Homemade Diets: Use Care

Owners should undertake this task only with the guidance of a veterinary nutritionist. Here's why.

You likely consider your beloved cat to be a truly unique creature, and in many respects she may indeed be one of a kind. When it comes to her dietary requirements, however, shes just like any other cat in the neighborhood – or in the world, for that matter. That is, all cats need a nutritionally sound and palatable daily diet, without which they couldnt possibly exist for very long, let alone develop their distinctively individual personalities.

Homemade Diets

Bev Caldwell


The lack of nutritionally complete and balanced food intake can result in a wide variety of disorders that can have lethal consequences if ignored. Daily consumption of a nutritionally adequate diet will not, of course, protect a cat from injury or from the onset of many systemic illnesses. But it is likely to supply the resources that an injured or sick animal needs in order to respond well to medical or surgical treatment.

The most readily available sources of a complete and balanced feline diet are the commercial products that can be found in just about all grocery stores and pet supply shops, says Francis Kallfelz, DVM, a professor of veterinary nutrition at Cornell Universitys College of Veterinary Medicine and a board-certified member (diplomate) of the American College of Veterinary Nutritionists.

Its also possible, he adds, for you to concoct healthy meals for your cat in your own kitchen. But if youre inclined to do so, youd better be knowledgeable about feline nutritional needs. You should also be willing to cope with the extra expense that might be involved in the preparation of your cats homemade meals.

Good Track Record

Over the past half-century or more, Dr. Kallfelz points out, the American pet food industry has striven to provide nutritionally sound, affordable and easily available canned and dry cat food. The nutritional contents of these foods are based on the nutrient requirements of cats as published by the National Research Council and/or the Cat Food Nutrient Profiles recommended by the Association of American Feed Control Officials (AAFCO). The feed control officials of the various states and the U.S. Food and Drug Administration monitor the quality of all commercial cat food products.

“In the main,” elaborates Dr. Kallfelz, “the manufacturers have done a good job of providing complete and well-balanced nutrition for companion animals. The improvements in their products during the past four or five decades have greatly benefited feline health in general and have played a major role in significantly extending the typical cats life span.”

Despite this estimable track record, some cat owners embrace the notion that they can do a better job than the pet food industry by creating their own diets. Their reasons range widely, Dr. Kallfelz notes. Some owners, for example, have become convinced, erroneously, that commercial cat food is tainted with foul ingredients and dangerous preservatives; others may feel that the cost and inconvenience of preparing a homemade diet is justified if the end product contains only “natural” ingredients.

A Delicate Balance

Dr. Kallfelz strongly doubts that owners can improve on commercial cat foods in their own kitchens. For those who insist on concocting homemade diets, he urges that they do so only in consultation with their primary-care veterinarian or a veterinary nutritionist. An adequate feline diet must provide proper amounts as well as a proper balance of proteins, minerals, fats and vitamins, he points out, and scientists have devoted decades to establishing the optimal balance. “Unless he or she is knowledgeable regarding feline nutrition,” says Dr. Kallfelz, “its almost impossible for the typical cat owner to formulate a diet that is complete and properly balanced.”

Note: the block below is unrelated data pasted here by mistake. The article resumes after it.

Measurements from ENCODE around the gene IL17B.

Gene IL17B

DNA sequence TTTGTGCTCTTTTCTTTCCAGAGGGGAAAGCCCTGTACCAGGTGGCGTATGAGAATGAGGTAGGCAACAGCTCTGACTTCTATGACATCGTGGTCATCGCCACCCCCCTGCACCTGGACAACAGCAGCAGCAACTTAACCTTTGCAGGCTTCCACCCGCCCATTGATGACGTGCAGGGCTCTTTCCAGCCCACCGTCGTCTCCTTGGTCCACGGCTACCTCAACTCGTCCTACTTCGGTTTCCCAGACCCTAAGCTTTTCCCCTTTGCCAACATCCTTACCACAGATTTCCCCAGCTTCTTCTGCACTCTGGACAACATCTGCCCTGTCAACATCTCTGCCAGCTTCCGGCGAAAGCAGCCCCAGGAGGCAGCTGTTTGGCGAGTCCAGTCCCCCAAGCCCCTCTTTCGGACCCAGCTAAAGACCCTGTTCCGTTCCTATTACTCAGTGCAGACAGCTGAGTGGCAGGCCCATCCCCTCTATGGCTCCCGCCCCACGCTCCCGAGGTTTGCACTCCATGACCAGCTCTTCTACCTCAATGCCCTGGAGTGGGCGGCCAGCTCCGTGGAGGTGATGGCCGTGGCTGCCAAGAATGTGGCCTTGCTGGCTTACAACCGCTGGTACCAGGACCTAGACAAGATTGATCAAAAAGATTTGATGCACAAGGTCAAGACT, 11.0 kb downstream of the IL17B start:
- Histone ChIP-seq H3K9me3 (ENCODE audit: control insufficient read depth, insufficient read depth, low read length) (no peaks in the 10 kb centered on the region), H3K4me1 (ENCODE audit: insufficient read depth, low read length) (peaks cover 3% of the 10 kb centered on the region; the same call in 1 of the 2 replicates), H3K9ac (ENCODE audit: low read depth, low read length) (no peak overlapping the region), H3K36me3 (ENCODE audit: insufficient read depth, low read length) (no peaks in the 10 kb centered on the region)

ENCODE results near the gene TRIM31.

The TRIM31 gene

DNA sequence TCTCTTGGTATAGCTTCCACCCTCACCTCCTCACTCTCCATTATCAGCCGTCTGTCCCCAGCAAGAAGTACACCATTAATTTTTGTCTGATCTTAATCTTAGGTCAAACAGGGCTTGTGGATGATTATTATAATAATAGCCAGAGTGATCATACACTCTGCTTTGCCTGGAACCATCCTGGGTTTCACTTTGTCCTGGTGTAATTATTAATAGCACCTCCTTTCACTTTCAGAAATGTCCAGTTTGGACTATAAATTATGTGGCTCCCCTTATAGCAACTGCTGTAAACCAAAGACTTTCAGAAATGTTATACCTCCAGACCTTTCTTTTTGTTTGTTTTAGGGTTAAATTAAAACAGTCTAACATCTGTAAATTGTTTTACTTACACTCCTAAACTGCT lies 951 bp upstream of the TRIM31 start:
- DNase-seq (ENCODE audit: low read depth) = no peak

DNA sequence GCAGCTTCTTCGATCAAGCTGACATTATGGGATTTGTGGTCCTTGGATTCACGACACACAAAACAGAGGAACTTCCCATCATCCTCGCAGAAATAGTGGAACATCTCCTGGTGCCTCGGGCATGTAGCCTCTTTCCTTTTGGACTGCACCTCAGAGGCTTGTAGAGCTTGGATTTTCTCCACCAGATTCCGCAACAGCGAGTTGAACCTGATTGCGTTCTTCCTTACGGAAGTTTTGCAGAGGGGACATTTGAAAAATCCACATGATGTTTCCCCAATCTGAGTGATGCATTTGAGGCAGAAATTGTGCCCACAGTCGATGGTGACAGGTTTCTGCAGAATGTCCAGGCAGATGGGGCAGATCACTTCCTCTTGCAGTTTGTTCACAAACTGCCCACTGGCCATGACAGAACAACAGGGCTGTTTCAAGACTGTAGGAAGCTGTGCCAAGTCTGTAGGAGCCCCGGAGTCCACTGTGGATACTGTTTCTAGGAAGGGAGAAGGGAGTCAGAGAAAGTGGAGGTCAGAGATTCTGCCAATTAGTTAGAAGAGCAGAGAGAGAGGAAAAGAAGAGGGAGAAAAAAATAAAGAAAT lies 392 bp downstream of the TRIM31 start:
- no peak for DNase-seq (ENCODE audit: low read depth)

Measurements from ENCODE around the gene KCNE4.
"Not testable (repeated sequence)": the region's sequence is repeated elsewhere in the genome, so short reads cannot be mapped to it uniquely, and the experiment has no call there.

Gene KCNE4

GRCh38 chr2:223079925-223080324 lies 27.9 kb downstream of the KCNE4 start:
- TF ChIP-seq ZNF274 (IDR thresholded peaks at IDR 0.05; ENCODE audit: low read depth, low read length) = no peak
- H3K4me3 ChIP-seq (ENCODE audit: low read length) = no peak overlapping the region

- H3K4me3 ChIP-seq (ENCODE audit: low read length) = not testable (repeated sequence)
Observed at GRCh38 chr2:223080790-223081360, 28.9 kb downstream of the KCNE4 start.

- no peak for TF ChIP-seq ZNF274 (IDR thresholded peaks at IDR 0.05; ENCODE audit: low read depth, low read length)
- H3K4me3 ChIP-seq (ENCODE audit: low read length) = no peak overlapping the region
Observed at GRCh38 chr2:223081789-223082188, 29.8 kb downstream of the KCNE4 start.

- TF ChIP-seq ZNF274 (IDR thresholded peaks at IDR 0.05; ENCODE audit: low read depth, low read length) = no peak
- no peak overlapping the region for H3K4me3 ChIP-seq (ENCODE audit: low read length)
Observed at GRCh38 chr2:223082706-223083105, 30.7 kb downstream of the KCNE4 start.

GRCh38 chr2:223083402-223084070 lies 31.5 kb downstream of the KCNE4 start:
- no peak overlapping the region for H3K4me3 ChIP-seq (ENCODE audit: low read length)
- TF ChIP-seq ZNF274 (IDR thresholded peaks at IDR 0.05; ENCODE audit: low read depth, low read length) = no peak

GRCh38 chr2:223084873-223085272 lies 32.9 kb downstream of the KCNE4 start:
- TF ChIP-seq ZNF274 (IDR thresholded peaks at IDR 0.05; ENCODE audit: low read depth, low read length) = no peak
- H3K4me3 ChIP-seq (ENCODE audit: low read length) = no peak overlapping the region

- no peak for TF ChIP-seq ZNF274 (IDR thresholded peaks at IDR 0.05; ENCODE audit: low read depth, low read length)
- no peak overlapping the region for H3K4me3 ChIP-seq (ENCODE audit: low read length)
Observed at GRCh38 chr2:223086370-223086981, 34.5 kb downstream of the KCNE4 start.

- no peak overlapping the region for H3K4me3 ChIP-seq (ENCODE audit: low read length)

He cites, for example, a cats vitamin requirements. Vitamins are water- or fat-soluble organic substances that exist naturally in plant and animal foods and are needed in small amounts for the growth and normal functioning of the feline body. A vitamin A deficiency can retard bone development and cause eye disorders, lack of coordination, brain damage and other serious health issues.

On the other hand, explains Dr. Kallfelz, there can be an excess of this important vitamin in the diet. “A cat can get a vitamin A toxicity by eating a diet that is too high in certain types of liver or cod liver oil, which can cause bone deformities, liver disorders, neurologic dysfunction and other problems.”

Another example: Proteins, which are major components of the supporting structure in a cats body – the muscles, ligaments and tendons, for example – are composed of chains of smaller chemical compounds called amino acids. A cats body needs about 20 different amino acids in order to function properly. Half of these can be synthesized within the body, but the remainder – the essential amino acids – cannot, and thus must be provided in the diet.

Several decades ago, says Dr. Kallfelz, a serious deficiency of the amino acid taurine was identified in the feline population. Taurine deficiency was responsible for serious diseases of the heart, eyes and reproductive system. This problem almost never occurs among domestic cats today, however, since cat food manufacturers now supplement their products with adequate amounts of taurine.

Seek Expert Input

Could the creator of a homemade diet ensure that it contained the proper level of taurine or the appropriate dietary balance of vitamin A? Not without the guidance of a veterinary professional, says Dr. Kallfelz.

“If youre determined to create your cats meals at home,” he advises, “you need this expert assistance. Consult your veterinarian. If he or she is not equipped to provide that assistance, then you should see a veterinary nutritionist.”